Wegener was one of the key figures during the reorganization of the University of Chicago’s undergraduate college in the ’60s and ’70s. When the college was reorganized into five Collegiate Divisions, he reinvented Ideas and Methods as an undergraduate concentration in the New Collegiate Division and served for six years as the Master of the Division. During that time he chaired a series of committees inquiring into the state of the curriculum during the heated debates about the move from the “Old” to the “New” college. Wegener is remembered as commenting that people complained that he did not publish. But, he continued, “if someone were to add up the memos and such I wrote in this role I would probably be one of the most prolific writers on campus, particularly given the fact that each one was on a different topic or problem.” Dennis Hutchinson, William Rainey Harper Professor in the College and the current Master of the New Collegiate Division, says that “Charles helped to define the Division’s character and standards in everything he did, from overseeing concentrations, to supervising theses and conducting workshops. But he was first and foremost an earnest and engaging colleague, curious about everything, instinctively rigorous and devoid of pretense.”

Wegener’s leadership in the college led to his Liberal Education and the Modern University (University of Chicago Press, 1978), an extended reflection on what it means to have a curriculum, based on his own experiences in helping create one. Wegener’s attention then shifted to the graduate Committee of Ideas and Methods of which he was Chairman for nine years. Wegener also served as Associate Dean of the College and Chair of the Library Board, during which time he presided over the move of the Crerar Science Library from downtown to the University of Chicago campus. He told stories of exploring the downtown building, the discovery of long-unopened rooms, boxes, valuable items rotting away or uncatalogued and rescued for posterity.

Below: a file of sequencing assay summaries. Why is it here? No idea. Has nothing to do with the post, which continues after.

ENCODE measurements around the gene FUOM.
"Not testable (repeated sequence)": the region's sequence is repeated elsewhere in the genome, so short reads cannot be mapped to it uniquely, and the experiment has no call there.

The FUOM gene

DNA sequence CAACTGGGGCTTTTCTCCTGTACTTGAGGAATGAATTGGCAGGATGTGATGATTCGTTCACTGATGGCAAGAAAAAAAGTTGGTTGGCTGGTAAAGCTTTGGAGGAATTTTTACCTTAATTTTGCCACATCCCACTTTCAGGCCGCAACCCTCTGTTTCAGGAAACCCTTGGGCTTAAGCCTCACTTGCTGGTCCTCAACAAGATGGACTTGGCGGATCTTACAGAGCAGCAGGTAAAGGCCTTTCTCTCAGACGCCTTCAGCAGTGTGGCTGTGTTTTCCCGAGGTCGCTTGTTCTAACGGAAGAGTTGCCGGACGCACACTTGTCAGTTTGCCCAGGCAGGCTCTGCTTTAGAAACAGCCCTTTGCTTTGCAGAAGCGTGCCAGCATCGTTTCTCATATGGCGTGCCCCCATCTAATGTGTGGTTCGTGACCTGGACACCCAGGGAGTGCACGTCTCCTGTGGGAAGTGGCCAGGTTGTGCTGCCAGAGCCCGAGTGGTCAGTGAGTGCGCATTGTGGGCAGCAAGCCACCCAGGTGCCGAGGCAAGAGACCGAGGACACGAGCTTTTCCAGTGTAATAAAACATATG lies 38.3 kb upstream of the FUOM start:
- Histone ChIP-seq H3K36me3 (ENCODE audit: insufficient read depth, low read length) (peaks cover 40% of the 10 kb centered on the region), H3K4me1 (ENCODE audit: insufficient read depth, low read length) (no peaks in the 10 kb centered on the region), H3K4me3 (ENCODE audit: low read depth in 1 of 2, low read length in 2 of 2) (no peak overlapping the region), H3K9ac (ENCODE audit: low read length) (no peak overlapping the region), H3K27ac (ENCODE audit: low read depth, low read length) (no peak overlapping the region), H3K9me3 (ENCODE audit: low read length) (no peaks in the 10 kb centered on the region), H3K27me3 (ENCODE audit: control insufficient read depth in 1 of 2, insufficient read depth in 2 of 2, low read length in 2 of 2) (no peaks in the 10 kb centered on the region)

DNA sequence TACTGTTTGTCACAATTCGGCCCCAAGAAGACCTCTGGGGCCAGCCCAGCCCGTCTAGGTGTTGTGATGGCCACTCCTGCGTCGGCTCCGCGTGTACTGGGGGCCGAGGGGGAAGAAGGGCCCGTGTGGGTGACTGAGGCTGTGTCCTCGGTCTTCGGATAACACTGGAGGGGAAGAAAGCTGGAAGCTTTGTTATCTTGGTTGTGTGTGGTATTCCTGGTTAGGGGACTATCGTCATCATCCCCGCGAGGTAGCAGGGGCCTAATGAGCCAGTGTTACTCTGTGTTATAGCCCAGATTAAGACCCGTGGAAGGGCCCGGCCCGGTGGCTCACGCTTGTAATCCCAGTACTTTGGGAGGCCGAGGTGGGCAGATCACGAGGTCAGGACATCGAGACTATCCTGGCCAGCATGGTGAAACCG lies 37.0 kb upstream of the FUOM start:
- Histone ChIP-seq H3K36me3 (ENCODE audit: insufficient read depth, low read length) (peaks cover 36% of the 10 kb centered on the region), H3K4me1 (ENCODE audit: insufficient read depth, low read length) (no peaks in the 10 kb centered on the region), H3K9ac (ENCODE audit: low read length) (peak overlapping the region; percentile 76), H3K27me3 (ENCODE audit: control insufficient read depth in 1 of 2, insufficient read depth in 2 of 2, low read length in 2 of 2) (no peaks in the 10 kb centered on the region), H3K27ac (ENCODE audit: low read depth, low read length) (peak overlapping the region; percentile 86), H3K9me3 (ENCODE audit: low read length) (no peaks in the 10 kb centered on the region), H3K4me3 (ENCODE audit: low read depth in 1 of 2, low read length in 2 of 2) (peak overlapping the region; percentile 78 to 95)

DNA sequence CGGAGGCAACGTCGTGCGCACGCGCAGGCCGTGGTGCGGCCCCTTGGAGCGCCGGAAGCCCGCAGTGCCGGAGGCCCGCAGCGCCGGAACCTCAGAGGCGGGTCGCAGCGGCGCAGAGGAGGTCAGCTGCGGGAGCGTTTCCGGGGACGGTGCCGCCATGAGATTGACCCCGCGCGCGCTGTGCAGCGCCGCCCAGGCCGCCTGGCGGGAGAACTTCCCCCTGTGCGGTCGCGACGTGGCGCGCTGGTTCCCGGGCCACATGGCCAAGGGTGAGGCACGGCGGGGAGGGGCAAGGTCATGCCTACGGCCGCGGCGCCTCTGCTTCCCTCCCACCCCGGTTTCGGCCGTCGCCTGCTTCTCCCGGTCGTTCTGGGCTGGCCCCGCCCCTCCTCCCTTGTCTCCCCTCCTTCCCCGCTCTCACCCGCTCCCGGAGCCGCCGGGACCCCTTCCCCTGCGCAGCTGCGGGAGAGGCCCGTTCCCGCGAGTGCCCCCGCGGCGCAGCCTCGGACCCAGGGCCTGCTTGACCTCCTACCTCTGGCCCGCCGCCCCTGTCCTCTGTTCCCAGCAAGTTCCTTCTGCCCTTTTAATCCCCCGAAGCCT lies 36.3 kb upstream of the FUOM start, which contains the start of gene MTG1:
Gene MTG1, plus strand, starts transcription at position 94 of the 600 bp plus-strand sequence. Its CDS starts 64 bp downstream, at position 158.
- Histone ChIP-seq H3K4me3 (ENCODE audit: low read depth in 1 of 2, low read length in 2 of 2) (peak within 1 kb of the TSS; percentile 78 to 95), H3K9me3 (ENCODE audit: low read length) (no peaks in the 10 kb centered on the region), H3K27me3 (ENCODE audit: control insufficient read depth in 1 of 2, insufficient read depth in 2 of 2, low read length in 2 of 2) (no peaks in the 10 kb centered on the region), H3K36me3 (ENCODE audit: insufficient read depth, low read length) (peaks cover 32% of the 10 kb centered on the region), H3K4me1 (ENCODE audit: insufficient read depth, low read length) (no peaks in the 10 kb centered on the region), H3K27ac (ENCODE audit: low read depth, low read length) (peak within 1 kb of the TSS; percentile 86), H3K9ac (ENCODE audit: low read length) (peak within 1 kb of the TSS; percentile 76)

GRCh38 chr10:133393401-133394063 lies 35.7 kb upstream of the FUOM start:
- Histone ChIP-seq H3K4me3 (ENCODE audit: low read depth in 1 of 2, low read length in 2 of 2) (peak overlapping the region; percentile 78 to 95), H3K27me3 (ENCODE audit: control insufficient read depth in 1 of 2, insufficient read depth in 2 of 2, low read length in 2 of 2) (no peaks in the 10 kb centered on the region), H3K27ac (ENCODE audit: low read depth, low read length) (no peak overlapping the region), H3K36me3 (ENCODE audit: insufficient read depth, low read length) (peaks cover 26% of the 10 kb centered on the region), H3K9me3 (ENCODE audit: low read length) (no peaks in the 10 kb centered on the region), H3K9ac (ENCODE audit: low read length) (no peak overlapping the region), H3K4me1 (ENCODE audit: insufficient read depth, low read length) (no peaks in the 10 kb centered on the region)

His friend and colleage Peter Dembowski, Distinguished Service Professor Emeritus in the Departments of Romance Languages and Literatures and Linguistics, the Committee on Medieval Studies, and the College remembers a tremendously learned “genuine intellectual” who had no time for intellectual pretensions. At their first faculty meeting together, Dembowski dropped some Latin into the conversation, whereupon Wegener brought him up short with the phrase “Aut Latina aut mihi”–“It’s either Latin or me!” After that, Dembowski says, “We got along splendidly. He just refused to become a snob. He was one of the few who could really read Kant in German–most people cannot read it in any language.” Wegener’s low profile befit a very private man occupied with teaching, learning and helping others. Dembowski says that “He was good friends with many important people in the university. He was always appreciated and always listened to but he himself did not wish to assume very important roles. When there was a need for a new dean in the college he absolutely refused to be considered. He said ‘I’m not good enough.’ That’s what good people say.”

Upon retiring, Wegener finally got a chance to publish a seemingly strictly academic book, The Discipline of Taste and Feeling (University of Chicago Press, 1992). In the preface he wrote “Those who find this book a somewhat bizarre commentary on certain parts of Kant’s third critique are to be congratulated on their perspicacity.” Yet even here, the topic of cultivating people’s aesthetic senses remained close to the serious higher education to which he devoted his life. As Smigelskis put it, “His University work was an extended meditation on and an attempt to institutionalize the University’s motto - Crescat Scientia, Vita Excolatur, ‘Let knowledge grow and so be human life enriched.’”

He is survived by his wife, Elizabeth Lamb Wegener; his daughters Paula Schiller (Patrick) Gowans, Julie (Charles Risch) Schiller, and Amy Wegener (Bruce) Noble; and grandchildren Max and James Risch and Andrew Noble. There will be a funeral service for the family in Madison, Wisconsin. Plans for a University of Chicago memorial service are still being formulated.
Last modified at 11:25 AM CST on Tuesday, October 15, 2002.